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previous: Kevin F. He keeps telling me it's awesome. I... -- 4/22/1999 2:30 PM View Thread

Re: Crate Stealth 50 watt

4/23/1999 7:30 AM
Doc
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Re: Crate Stealth 50 watt
Ok, I found the schematic and parts layout. Chect the chassis stickers to confirm this to be a model GT-50.  
 
Contrary to our rather graying, fuzzy recollections in earlier posts, this amp is actually a fixed bias design, with adjustable grid bias voltage. Tube complement is (3) 12AX7 and a quad of 6V6GT.  
 
To set the bias, locate a small screwdriver adjust pot mounted to the pcb near the middle of all the large power supply electrolytics (it's along the centerline of the board in line of sight with the Master volume controls). I don't know if the component ID numbers are marked beside each component, or under it where it's not visible, but I'll give component numbers to help you identify the locations. The bias pot is AP1. The voltage can be read at the junction of nearby resistors R94 and R95. At the end of the pcb are a lot of spade lug wiring terminals. The one farthest from the front panel is the main ground terminal (J25). That's where your other meter probe goes. The proper way to get stable meter readings is with an 8ohm resistive load across the output terminals, but if you don't have one make sure the speaker is connected.  
 
The crate instructions say the correct bias voltage range is between -37v and -34v. Unfortunauely, our friends in St. Louis didn't send me the parts list and voltage readings chart, so I can't give you any plate voltage or screen voltage as references. Instructions also say that the input AC line current draw should not exceed 1 amp at idle. Use this for a check if you have a series ammeter connected to the line cord.  
 
Lower values of negative grid bias (smaller negative number) cause more current to flow in the power tubes. I would try to keep the setting closer to the high number end of -37v for better tube life, but if it sounds too harsh when playing through it, move closer toward the -34v endpoint. The pot will allow voltage to be adjusted out of this safe range, so be careful & watch your meter reading. (There are no cathode standoff resistors to aid in idling current measurement.)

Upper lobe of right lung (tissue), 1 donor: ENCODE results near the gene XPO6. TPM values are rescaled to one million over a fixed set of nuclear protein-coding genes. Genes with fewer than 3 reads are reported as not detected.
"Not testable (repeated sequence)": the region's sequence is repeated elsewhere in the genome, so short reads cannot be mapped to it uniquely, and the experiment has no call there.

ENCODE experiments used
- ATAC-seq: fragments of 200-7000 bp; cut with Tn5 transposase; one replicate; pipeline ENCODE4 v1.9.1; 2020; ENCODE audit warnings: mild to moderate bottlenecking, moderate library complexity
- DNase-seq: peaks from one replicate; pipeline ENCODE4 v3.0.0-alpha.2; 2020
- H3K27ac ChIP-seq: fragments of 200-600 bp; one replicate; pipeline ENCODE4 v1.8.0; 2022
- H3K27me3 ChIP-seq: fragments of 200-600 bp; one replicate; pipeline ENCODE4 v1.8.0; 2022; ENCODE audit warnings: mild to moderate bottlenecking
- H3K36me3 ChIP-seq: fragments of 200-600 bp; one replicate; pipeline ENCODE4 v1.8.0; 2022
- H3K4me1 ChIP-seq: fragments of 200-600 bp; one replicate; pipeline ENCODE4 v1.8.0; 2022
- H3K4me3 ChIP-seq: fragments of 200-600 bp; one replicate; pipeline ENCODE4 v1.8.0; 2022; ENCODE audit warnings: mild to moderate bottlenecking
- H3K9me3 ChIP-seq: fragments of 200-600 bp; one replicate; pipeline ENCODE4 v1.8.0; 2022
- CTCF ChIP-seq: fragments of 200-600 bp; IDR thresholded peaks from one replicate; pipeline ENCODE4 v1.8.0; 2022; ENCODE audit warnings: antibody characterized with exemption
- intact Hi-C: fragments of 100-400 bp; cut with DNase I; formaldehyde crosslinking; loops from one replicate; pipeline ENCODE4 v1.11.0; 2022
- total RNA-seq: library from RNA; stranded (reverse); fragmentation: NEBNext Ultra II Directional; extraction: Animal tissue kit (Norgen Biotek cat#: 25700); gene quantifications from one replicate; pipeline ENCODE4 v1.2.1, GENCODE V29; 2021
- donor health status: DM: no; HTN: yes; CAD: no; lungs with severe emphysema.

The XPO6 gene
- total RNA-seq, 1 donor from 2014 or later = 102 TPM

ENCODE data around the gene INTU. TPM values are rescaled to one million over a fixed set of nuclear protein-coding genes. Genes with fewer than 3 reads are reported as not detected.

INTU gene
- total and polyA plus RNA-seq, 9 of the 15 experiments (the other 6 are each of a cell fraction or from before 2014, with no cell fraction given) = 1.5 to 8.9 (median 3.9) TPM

Some general info on this circuit may shed some light on why it might sound good, and why it doesn't quite. Ignoring all the solid state boost and tone altering circuitry, the clean channel is basically BF fender preamp with the classic tone stack between the first two triodes. The phase inverter is classic BF, complete w/ 100k & 82.5k plate resistors. It has a 20k/0.1uf presence control across a 4.7k tail resistor, 100k NFB off the speaker jack terminal. Actually, if you would like a cleaner sound, a 12AT7 can be plugged into V3 socket (the one close to the power supply) like the typical fender.  
 
The boost settings send the signal through a torturous path through a lot of semiconductors like a typical crate, but also through a direct coupled triode (V2) pair cathode follower tone control stack just like bassman/marshall to provide a beefy drive signal. The clean signal has to travel through no less than three (3) 1uf nonpolar electrolytics (C24,C31,C67) between the preamp (V1), reverb ICs, FX loop buffer ICs, and the phase inverter. If these three caps were replaced with polyester film caps, the clean sound would be quite a bit clearer, maybe closer to that of a deluxe reverb. The output stage is push pull parallel, with individual 470 ohm screen resistors and 1.5k grid stoppers.  
 
Hope some of this rambling helps.  
 
Doc

 
Replies:
Mark Cameron This amp was also designed by Lee J... -- 4/23/1999 11:22 PM
Kevin F. Well, We replaced the power tubes w... -- 4/26/1999 8:54 AM